Biopsychosocial etiology of obsessions and compulsions: An integrated behavioral–genetic and cognitive–behavioral analysis. Academic Article uri icon

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abstract

  • Accumulating evidence suggests that particular kinds of dysfunctional beliefs contribute to obsessive-compulsive (OC) symptoms. Three domains of beliefs have been identified: (a) perfectionism and intolerance of uncertainty, (b) overimportance of thoughts and the need to control thoughts, and (c) inflated responsibility and overestimation of threat. These beliefs and OC symptoms are both heritable. Although it is widely acknowledged that OC symptoms probably have a complex biopsychosocial etiology, to our knowledge there has been no previous attempt to integrate dysfunctional beliefs and genetic factors into a unified, empirically supported model. The present study was an initial step in that direction. A community sample of monozygotic and dizygotic twins (N = 307 pairs) completed measures of dysfunctional beliefs and OC symptoms. Structural equation modeling was used to compare 3 models: (a) the belief causation model, in which genetic and environmental factors influence beliefs and OC symptoms, and beliefs also influence symptoms; (b) the symptom causation model, which is the same as (a) except that symptoms cause beliefs; and (c) the belief coeffect model, in which beliefs and OC symptoms are the product of common genetic and environmental factors, and beliefs have no causal influence on symptoms. The belief causation model was the best fitting model. Beliefs accounted for a mean of 18% of phenotypic variance in OC symptoms. Genetic and environmental factors, respectively, accounted for an additional 36% and 47% of phenotypic variance. The results suggest that further biopsychosocial investigations may be fruitful for unraveling the etiology of obsessions and compulsions.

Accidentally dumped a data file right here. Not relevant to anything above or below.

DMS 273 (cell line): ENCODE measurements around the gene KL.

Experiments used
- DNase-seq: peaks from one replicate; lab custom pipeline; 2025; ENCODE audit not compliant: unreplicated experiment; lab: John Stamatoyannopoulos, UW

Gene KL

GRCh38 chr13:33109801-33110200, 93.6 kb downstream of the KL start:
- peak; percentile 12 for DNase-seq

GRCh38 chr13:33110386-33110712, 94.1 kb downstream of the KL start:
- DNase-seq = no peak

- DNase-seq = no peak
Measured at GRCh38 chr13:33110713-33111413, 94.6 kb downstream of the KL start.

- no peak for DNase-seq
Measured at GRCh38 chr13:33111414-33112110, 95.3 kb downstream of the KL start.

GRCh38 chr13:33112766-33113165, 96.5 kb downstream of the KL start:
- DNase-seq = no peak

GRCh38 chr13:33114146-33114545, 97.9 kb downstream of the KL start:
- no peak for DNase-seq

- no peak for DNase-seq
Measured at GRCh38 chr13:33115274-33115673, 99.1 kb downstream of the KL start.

publication date

  • February 2011